A World Wide Celebration of the World Wide Web

On August 1st, the world celebrated World Wide Web Day by going online to watch movies, share photos and videos, email friends, and video chat with loved ones.

In other words, the world carried on doing what it does every day.

Many people didn’t even know it was World Wide Web Day – it looked just like any other day as the world went about posting, researching, reading, sharing and communicating on computers and mobile devices.02-Aug_www_Illustrate1_Large2

But just over 25 years ago, everything looked very different.

There was no Facebook. No cute puppy videos to stream on YouTube. No Wikipedia.

If you had a home computer, you were a scientist or a hobbyist.

When you talked on the phone, you were still mostly tethered to a wall.

To do research, you went to the library and searched the card catalog until you found the name of the books, magazines and microfiche where the information might live.

There was no such thing as a smartphone and certainly no Wi-Fi.

But the invention and evolution of the World Wide Web helped change all of that.

What started as a way for scientists and researchers to share information became a global marketplace, library and communication platform that you carry around in your pocket.

The Birth of the Web…

At first, no one believed in the potential of the Internet. It was for scientists and scholars. The thought of allowing the general public to access the Internet seemed absolutely insane.

Tim Berners-Lee thought otherwise.

02 Aug_www_Illustrate3_LargeIn 1989, he was a software engineer at the large particle physics laboratory CERN in Switzerland. At that time, the Internet was already about 20 years old and still mostly used by an elite group of people.

Berners-Lee wanted to transform the Internet. He wanted to trade simple “packet-switching” between individual computers for a “web” of information that anyone could access.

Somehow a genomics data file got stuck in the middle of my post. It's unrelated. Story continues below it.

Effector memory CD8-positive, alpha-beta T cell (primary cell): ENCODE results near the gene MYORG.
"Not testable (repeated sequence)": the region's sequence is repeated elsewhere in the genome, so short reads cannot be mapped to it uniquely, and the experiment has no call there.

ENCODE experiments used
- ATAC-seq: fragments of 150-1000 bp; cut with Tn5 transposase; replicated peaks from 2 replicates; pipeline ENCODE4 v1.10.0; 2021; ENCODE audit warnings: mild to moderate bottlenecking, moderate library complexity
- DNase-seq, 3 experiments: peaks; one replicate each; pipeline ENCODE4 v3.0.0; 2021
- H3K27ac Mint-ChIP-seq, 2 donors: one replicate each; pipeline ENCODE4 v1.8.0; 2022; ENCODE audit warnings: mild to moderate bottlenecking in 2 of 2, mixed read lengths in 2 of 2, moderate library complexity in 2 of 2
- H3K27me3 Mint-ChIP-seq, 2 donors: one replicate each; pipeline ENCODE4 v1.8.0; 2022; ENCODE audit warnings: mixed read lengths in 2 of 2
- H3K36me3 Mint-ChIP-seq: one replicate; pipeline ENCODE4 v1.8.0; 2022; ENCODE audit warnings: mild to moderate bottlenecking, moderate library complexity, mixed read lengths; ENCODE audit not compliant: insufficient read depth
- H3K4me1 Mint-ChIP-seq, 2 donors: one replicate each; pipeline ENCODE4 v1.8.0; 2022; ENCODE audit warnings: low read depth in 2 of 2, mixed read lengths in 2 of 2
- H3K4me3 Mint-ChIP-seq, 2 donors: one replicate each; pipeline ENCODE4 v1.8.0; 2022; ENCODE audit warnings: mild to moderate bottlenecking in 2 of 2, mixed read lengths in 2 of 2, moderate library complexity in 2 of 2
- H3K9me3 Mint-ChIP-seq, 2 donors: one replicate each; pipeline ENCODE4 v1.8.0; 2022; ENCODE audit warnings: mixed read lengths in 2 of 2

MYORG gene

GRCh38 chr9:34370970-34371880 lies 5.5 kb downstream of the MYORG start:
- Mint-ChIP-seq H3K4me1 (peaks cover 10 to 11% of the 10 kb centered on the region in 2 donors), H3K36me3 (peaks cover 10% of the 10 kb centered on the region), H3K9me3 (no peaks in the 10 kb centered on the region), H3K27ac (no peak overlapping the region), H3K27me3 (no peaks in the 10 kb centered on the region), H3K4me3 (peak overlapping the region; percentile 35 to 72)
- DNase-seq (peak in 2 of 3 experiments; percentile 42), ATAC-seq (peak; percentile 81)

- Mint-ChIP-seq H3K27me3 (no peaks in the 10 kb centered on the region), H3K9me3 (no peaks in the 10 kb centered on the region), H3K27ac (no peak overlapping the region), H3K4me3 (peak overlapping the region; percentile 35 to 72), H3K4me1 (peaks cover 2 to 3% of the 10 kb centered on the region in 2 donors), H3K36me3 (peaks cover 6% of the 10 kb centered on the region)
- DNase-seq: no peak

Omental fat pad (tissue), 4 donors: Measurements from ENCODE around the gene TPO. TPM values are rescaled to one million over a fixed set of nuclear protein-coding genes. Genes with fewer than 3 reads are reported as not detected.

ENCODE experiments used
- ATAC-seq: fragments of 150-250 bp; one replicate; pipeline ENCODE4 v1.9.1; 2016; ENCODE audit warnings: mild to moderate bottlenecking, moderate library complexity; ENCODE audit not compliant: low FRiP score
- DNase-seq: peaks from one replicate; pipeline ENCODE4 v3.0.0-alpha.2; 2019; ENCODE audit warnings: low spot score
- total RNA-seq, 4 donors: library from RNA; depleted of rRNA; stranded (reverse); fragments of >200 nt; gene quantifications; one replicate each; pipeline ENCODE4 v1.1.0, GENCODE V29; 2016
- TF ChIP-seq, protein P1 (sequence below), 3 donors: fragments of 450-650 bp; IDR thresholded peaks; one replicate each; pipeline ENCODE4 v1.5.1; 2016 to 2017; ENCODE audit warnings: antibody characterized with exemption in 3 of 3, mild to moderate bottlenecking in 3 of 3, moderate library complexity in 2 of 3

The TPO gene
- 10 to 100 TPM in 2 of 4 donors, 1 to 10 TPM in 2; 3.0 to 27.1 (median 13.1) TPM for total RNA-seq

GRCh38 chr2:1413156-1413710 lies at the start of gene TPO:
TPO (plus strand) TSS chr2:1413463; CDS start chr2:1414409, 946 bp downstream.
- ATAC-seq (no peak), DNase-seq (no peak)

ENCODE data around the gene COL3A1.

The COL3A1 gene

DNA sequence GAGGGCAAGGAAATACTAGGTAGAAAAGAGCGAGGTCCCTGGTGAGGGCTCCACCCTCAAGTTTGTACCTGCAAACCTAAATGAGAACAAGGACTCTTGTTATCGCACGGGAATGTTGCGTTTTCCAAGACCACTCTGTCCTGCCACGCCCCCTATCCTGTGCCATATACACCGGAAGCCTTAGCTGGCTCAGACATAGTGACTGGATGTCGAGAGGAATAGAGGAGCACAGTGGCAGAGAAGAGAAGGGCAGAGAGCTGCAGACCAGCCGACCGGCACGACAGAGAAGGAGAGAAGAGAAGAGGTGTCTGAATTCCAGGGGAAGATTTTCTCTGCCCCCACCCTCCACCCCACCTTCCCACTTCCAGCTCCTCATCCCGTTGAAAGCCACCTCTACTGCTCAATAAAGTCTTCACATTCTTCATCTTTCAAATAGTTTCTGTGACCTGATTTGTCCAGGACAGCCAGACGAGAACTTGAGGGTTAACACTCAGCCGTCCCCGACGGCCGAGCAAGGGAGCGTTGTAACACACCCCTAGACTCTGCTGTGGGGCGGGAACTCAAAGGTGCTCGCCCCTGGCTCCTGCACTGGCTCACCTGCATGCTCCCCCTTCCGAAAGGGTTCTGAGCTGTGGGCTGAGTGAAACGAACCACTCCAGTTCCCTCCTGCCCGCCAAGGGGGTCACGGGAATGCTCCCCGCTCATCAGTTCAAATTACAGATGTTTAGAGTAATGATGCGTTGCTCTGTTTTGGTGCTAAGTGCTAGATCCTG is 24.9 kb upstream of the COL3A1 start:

His proposal didn’t generate much enthusiasm; his boss wrote only “vague but exciting” on the cover of his report.

And that seemed to be the end of that.

But Berners-Lee did not see the end.

He saw a gleaming beginning.

He went on to write HyperText Markup Language (HTML) and HyperText Transfer Protocol (HTTP). He then wrote the world’s first web browser: WorldWideWeb (WWW).

On August 6, 1991, the first web site in the world was published at CERN explaining the WWW project and teaching people how to create their own web sites and search for information. Seventeen days later (August 23), the public got its first look at the web.

So to honor those two milestone dates, we celebrate World Wide Web Day on August 1st.

Because what would happen in the months and years following would change our lives completely and forever.

What Do We Owe to the World Wide Web?

Just think….

Without the Internet:

  1. We would never have had online purchases. (Did you know that the first online purchase was a pizza in 1994?)
  2. We wouldn’t have email. We owe a big giant thank you to Hotmail for being the first to launch a webmail service in 1996!
  3. We wouldn’t be able to share information. It was barely 14 years ago that Wikipedia was launched as an open collaboration encyclopedia. In the first year, users wrote over 20,000 entries.
  4. We wouldn’t be able to watch videos whenever we please. In 2005, YouTube launched on Valentine’s Day. Here’s the first ever video uploaded (who knew?)


Aug-2-_ChefDreena_HummusPizzaThe web has brought us lots of silly stuff like cute cat videos, viral memes and time-stealing sites that entice us into chasing link after link, sometimes for hours.

Now on August 1st, we celebrate the web for giving us completely new ways to communicate and learn. Shopping sites, social networks, videos, communities and blogs (like this one!) have changed the way we gather information, how we read, where and how we shop and where and when we do our banking.

Most importantly, it’s made it easier for us to interact and connect with each other no matter where we are in the world.

We can’t thank the World Wide Web enough for giving us the platform to communicate with you and to allow us to share scrumptious recipes and tips to a healthful and balanced lifestyle.

So in order to truly honor the power of the web, we’re sharing the Hummus Tortilla Pizza recipe by cookbook author Dreena Burton.

Pull it up on your tablet, computer or smartphone and let’s get cooking – the World Wide Web way!